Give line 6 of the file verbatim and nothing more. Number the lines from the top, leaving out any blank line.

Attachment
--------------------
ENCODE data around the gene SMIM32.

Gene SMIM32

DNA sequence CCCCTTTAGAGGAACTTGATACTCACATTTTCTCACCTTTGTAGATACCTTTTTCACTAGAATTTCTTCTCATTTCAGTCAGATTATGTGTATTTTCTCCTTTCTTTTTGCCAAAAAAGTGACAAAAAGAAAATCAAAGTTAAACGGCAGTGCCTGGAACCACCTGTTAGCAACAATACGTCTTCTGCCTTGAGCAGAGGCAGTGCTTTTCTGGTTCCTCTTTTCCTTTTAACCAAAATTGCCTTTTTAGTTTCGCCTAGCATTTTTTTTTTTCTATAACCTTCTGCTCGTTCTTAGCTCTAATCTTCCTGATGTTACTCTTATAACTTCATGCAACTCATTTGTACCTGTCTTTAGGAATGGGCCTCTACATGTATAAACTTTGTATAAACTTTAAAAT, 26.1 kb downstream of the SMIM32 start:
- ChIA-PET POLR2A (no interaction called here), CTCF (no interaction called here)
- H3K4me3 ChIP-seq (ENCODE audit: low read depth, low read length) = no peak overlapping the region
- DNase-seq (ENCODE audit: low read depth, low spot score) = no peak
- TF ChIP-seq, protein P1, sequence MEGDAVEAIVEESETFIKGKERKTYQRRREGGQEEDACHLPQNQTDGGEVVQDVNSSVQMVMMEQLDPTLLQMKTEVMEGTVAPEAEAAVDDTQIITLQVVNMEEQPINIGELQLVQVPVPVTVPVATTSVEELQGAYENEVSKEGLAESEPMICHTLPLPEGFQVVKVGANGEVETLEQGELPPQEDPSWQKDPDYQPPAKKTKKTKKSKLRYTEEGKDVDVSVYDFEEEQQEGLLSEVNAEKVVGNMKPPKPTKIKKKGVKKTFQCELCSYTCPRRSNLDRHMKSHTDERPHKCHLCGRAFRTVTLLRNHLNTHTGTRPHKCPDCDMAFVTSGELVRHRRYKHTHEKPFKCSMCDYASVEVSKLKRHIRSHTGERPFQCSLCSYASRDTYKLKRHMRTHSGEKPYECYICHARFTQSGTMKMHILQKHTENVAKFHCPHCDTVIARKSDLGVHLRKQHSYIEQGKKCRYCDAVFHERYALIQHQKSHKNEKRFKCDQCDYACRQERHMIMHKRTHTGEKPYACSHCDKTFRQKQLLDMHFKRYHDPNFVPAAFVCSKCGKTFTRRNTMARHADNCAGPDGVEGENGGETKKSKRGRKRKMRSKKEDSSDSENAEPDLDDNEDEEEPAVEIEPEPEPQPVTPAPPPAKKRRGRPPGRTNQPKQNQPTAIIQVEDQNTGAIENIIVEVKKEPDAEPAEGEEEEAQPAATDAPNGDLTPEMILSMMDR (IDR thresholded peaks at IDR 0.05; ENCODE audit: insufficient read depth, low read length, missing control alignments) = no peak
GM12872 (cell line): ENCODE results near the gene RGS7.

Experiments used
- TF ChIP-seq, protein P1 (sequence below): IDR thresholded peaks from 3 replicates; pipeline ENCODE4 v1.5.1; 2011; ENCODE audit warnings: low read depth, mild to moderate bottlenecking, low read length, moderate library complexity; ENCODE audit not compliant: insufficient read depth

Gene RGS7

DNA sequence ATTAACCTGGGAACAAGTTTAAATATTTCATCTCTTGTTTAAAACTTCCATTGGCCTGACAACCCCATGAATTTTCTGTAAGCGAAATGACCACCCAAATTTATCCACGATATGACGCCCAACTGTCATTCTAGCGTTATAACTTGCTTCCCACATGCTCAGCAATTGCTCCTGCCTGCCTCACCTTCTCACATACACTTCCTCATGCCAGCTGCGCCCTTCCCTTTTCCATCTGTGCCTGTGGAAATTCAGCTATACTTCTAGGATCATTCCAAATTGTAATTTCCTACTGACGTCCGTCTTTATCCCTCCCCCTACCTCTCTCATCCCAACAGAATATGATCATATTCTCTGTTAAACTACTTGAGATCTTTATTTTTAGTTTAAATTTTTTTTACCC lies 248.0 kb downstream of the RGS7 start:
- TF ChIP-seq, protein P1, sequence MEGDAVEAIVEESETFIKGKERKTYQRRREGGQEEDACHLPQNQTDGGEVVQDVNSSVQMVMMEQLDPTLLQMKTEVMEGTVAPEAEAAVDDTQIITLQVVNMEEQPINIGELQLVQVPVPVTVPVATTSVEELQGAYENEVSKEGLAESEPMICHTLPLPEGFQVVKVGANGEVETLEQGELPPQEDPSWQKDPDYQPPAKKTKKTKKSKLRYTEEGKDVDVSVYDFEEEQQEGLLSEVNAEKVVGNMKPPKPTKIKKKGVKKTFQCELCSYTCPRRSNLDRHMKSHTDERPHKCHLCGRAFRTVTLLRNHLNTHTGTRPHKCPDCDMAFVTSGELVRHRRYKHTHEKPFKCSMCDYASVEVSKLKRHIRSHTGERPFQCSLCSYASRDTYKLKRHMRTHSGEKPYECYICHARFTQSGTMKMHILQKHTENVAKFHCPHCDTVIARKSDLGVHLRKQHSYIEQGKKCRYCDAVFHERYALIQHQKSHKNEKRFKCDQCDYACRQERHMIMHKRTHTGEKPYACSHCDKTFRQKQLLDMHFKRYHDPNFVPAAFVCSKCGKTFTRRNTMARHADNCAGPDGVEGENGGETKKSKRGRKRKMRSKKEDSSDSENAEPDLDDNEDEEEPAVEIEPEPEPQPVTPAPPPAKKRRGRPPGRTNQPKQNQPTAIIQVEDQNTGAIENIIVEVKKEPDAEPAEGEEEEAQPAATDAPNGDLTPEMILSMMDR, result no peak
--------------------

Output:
- DNase-seq (ENCODE audit: low read depth, low spot score) = no peak